Just paste this into extendscript toolkit to test, or put in a .jsx file

Programmatic Positioning Using Files (Postscript)

Sometimes you want to use a arbitrary program to generate vector drawings. The sane choices for output formats that can do this are:

  • PS/EPS, (Encapsulated) PostScript
  • PDF, Portable Document Format
  • SVG, Scalable Vector Graphics
  • DXF, Drawing eXhange Format
  • EMF, Enhanced Metafile

Of these formats EPS and DXF are least convolved. SVG is also a good choice but a bit overly verbose, and still as cryptic as PDF drawing layers. PDF is also possible to generate but unless you have a drawing API it is extra work (Like QT or Cairo, but its by no means hard just a bit convoluted). I use EPS because i need to write EPS sometimes by hand so its familiar to me.

Drawing the above shape in a EPS file would look as follows:

%!PS-Adobe-3.0 EPSF-3.0
%%BoundingBox: 0 0 40 40
%%Title: Graph Drawing
%%Creator: Janne Ojala
%%CreationDate:  2013-03-23
%%EndComments

% optional stuff to get 
% same scale as my settings
    /mm {2.83464567 mul} def 
    2 mm dup scale % 1 unit = mm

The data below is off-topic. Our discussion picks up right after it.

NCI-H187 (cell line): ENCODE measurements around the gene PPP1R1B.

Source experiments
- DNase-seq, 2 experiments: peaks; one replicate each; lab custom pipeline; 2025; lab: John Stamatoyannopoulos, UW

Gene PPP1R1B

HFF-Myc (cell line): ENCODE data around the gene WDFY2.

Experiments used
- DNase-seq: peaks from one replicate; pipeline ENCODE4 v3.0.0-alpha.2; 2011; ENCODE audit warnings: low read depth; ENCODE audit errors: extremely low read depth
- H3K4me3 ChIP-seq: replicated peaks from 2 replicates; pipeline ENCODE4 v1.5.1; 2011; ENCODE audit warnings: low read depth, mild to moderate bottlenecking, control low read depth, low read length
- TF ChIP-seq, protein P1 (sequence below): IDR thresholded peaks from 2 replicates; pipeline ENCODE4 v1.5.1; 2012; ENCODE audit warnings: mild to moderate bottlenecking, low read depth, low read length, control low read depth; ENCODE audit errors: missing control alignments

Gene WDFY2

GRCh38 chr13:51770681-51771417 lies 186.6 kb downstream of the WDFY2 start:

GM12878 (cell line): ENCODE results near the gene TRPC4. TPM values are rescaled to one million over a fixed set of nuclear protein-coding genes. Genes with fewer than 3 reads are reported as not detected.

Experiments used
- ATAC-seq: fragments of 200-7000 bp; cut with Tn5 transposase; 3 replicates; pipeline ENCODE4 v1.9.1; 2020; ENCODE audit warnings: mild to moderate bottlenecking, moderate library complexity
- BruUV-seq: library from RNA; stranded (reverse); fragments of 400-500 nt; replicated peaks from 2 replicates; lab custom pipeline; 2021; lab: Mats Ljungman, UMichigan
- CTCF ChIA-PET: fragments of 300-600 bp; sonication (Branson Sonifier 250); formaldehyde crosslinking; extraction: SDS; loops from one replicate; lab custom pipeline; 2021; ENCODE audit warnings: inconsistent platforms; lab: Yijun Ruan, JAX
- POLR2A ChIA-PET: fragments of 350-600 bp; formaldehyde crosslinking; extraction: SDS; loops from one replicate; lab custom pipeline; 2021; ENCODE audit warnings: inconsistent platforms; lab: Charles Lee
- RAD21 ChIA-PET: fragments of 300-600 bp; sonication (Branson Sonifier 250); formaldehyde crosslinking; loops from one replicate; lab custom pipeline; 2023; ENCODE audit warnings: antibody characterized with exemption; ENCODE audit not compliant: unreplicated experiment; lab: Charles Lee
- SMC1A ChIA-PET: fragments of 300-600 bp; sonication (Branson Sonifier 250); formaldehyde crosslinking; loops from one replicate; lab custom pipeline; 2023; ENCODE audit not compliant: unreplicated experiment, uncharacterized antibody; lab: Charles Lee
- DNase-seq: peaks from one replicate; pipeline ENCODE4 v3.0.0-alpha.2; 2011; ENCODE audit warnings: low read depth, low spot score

1 2 mm div setlinewidth  
    1 1 translate  % offset 
% end optional

newpath
0 0 moveto
5 0  5 5  0 5 curveto 
stroke

%%EOF

Where the first sections first line is obligatory as well as the last %%EOF. The meat of the drawing is done with moveto and curve to where the number pairs are the 4 control points. Just put this in a text file with a .eps extension and use normally.

Results

Comparing solutions you can see that the javaScript approach is a quite cumbersome compared to the alternatives.

Compassion between hand drawn, javascript and eps curve

Image 2: Comparasion between the hand drawn (in red), javaScript (in green) and EPS curve (black)

For more resources read:


TL;DR

Yes, you can programmatically make a curve. Precision however does not require this. This post contains 2 approaches for programmable acess, and one discussion on how to do the same thing in the GUI.

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It is only possible when the number of grid is so, so small, like the picture you posted, right? What about when I have to deal with thousands of grids? –  user2360798 Aug 31 at 12:36
    
You can change the grid size to suit your need, also you can use a protractor line and snap to points (tough theres a feature, cough bug, in illustrator CC 2014 that it does not snap to points anymore). You can also numerically scale an rotate tangents. The points will also snap to smart guides and guides so if you have a guide line it will snap to that. In any case there's LOTS of ways to be exact without going into programming. But yes nothing wrong with programming access. –  joojaa Aug 31 at 13:30
    
OK, I finally got it done. Thanks a lot for the great clarification. –  user2360798 Sep 1 at 22:29

If I understand your question correctly, Arc Correction by S.H. will work for you. I haven't tried it myself, but it looks like it would do the job.